This blog was originally published in 2013; we have since updated it to reflect the most current and accurate information possible.
Documentation can feel like an extraneous task, and you may never need to look back over your paper trail.
However, if you are ever asked to show proof of a client or vendor contract, or interactions with your colleagues, documentation will certainly come in handy.
According to Tech Republic contributor Jack Wallen, “when it’s not there, the job can be an absolute nightmare.”
Keeping track and ensuring your records are complete is a little bit like professional integrity: you need to do it, even if no one is watching.
Check out our tips for better documentation, every day.
1. Use Consistent Formatting
If you’re preparing contracts or documents for internal training, simply opening a Word document and beginning to type won’t create the most professional effect.
Microsoft word style settings are your new best friend.
Wallen recommends having several go-to styles saved, and using these according to the task at hand, such as one for contracts, another for notes and one for training documents. The initial setup requires a time investment, but it provides an established template for better-looking documents throughout the future.
2. Save Documents as .PDF Files
It really only takes an extra second to save your documents as .PDF files, which are essentially photographs of the paper that can’t easily be modified by the end-user.
Many corporations consider it essential for anything legally-binding or otherwise serious, including disciplinary action and contracts.
It’s certainly a best practice for professional documentation in nearly any circumstance, and unless you’re asking someone to edit your work, it may be a prudent decision.
As an added bonus, the documents can open far more quickly for the end user, given the fact that they’re compatible with all operating systems. You’ll never need to run into re-sending a document again to someone who doesn’t have the latest version of Microsoft Word. Be sure and save the original document as a .doc file, too, so you can edit and resave as a .PDF if it’s ever needed.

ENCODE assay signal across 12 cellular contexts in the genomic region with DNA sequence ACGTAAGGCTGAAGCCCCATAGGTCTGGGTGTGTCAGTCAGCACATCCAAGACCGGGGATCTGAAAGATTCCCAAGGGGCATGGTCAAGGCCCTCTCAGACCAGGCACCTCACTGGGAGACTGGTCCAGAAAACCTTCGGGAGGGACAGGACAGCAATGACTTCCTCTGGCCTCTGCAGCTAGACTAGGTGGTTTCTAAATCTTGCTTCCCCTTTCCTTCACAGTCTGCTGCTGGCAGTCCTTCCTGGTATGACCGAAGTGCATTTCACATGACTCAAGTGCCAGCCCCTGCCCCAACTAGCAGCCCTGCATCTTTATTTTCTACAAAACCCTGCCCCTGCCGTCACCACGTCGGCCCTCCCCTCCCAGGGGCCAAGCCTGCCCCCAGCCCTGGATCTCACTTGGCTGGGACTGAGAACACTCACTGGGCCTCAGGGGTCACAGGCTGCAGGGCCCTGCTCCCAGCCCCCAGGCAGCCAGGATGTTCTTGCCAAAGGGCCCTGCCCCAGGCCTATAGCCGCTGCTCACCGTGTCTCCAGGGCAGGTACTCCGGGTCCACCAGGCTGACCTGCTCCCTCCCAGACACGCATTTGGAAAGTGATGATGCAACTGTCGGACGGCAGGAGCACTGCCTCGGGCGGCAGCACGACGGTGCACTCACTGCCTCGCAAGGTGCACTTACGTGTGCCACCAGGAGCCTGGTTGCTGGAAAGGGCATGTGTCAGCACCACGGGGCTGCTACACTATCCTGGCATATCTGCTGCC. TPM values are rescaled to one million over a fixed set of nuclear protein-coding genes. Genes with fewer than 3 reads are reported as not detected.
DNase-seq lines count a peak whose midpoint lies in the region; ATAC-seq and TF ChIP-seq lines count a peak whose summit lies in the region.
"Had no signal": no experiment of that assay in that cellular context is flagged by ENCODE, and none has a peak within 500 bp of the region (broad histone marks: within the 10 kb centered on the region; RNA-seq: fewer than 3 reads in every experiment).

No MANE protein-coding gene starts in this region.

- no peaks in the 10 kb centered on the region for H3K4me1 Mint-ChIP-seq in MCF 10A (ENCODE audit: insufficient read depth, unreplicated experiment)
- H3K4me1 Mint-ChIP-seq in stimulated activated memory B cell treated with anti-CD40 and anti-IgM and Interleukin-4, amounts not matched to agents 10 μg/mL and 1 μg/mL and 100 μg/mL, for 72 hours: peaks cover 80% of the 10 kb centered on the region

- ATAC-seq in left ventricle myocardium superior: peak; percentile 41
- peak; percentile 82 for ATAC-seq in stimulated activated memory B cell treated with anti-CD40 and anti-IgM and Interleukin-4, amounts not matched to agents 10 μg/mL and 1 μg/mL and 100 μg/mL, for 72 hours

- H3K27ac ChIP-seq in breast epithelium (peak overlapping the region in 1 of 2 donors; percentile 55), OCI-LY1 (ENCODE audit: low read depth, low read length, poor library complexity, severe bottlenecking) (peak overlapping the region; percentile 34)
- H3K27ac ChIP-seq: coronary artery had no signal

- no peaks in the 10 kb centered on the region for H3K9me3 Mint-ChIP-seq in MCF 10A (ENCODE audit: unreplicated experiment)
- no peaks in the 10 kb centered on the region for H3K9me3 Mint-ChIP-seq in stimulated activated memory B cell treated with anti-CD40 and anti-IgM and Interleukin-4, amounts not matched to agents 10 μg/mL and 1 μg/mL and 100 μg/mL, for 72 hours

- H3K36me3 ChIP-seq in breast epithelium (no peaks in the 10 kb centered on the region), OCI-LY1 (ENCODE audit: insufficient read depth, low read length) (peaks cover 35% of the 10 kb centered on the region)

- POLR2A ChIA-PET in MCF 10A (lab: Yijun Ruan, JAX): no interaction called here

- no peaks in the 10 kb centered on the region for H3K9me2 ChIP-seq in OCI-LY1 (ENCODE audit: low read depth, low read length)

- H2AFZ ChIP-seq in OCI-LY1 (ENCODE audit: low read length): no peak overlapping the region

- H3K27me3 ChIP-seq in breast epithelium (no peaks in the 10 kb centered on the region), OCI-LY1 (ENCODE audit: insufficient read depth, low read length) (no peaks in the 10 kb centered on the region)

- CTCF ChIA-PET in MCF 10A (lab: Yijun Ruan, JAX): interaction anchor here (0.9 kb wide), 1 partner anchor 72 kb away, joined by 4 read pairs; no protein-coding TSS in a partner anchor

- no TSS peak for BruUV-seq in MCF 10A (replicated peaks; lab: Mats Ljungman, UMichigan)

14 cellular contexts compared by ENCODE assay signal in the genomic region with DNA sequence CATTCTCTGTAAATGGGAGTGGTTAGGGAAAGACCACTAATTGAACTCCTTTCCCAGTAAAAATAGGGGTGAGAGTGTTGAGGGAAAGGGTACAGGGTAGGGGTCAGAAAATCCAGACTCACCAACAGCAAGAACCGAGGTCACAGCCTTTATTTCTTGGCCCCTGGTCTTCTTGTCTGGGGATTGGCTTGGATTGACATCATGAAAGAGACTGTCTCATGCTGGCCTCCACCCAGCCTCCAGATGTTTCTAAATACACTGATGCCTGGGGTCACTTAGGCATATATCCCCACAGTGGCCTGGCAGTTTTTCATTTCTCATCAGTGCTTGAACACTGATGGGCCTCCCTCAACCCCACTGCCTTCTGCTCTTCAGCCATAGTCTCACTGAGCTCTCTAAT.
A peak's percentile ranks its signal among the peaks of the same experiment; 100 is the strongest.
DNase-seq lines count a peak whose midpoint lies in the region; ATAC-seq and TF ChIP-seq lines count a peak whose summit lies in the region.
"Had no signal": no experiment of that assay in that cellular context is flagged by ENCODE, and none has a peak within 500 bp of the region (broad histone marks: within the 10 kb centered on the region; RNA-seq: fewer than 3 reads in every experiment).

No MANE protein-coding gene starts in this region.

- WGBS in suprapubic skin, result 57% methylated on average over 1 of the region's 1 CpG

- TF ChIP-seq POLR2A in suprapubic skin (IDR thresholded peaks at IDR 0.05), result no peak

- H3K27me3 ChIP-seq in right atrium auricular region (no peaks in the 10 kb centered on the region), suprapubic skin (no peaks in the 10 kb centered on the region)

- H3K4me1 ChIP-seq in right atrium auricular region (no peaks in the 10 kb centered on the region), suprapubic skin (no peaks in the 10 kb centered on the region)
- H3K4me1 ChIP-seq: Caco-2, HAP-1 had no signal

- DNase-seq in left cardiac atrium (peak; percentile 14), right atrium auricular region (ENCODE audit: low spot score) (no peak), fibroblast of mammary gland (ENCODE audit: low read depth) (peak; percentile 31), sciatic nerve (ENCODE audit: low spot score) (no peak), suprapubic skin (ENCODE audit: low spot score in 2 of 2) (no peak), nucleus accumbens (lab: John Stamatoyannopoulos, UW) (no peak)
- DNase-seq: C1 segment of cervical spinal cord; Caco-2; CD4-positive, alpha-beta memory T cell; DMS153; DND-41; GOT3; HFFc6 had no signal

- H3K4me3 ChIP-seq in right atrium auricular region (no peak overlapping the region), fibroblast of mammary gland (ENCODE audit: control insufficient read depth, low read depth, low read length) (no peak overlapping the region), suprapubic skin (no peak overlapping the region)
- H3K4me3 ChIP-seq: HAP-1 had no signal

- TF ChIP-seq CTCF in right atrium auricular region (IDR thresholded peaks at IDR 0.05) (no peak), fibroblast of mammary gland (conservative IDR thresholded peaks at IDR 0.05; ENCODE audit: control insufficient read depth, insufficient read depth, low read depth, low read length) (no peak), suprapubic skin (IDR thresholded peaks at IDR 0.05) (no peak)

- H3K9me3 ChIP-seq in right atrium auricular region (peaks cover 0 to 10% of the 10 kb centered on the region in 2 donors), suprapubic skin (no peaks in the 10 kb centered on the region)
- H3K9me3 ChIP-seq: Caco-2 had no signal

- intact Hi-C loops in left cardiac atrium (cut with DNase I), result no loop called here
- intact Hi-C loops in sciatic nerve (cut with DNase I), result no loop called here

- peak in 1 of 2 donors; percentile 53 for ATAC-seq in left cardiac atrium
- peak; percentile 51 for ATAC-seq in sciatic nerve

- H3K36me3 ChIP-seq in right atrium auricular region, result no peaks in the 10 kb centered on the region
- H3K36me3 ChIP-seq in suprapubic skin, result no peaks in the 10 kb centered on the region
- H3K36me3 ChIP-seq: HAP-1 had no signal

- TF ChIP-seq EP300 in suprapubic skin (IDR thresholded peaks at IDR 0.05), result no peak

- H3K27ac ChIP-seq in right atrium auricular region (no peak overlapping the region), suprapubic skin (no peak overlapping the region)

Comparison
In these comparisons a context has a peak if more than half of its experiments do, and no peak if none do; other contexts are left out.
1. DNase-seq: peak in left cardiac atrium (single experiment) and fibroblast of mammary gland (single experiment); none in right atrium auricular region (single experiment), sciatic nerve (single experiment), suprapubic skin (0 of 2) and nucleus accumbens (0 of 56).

3. Invest in Cloud Storage
The future of professional computing isn’t located on a single hard drive. It’s located in the cloud.
Many organizations are choosing against server-based storage, when can be unreliable and incredibly pricy.
Storage can be purchased on a subscription-basis from DropBox or Microsoft’s Cloud.
Even if your organization is still relying on older storage methods, invest in a personal subscription to DropBox or move towards using Google Drive.
Even if your personal work computer or servers are damaged or broken, you’ll still be able to access your documents in case of emergency.
4. Create a Good File Structure
Organizing files can be incredibly complex, particularly if you’re responsible for interactions with a large number of clients, vendors or colleagues.
Design a system for separating documents into files.
You should also name files so they’re easily accessible, by date and topic. Stick to it, and you’ll be glad if you ever need to retrieve something quickly.
5. Update Immediately
We’re all busy professionals. We know that waiting for something to update isn't always an option.
If you have a tendency to forget tasks or facts that aren’t written down, get into the habit of documenting completely and immediately.
If you’re seriously crunched for time, start a document and scribble down some notes. You can edit later.
Inaccuracies and missing documentation can be costly to your organization and personal success. Excellent professional documentation skills are an unsung member of a comprehensive skill set.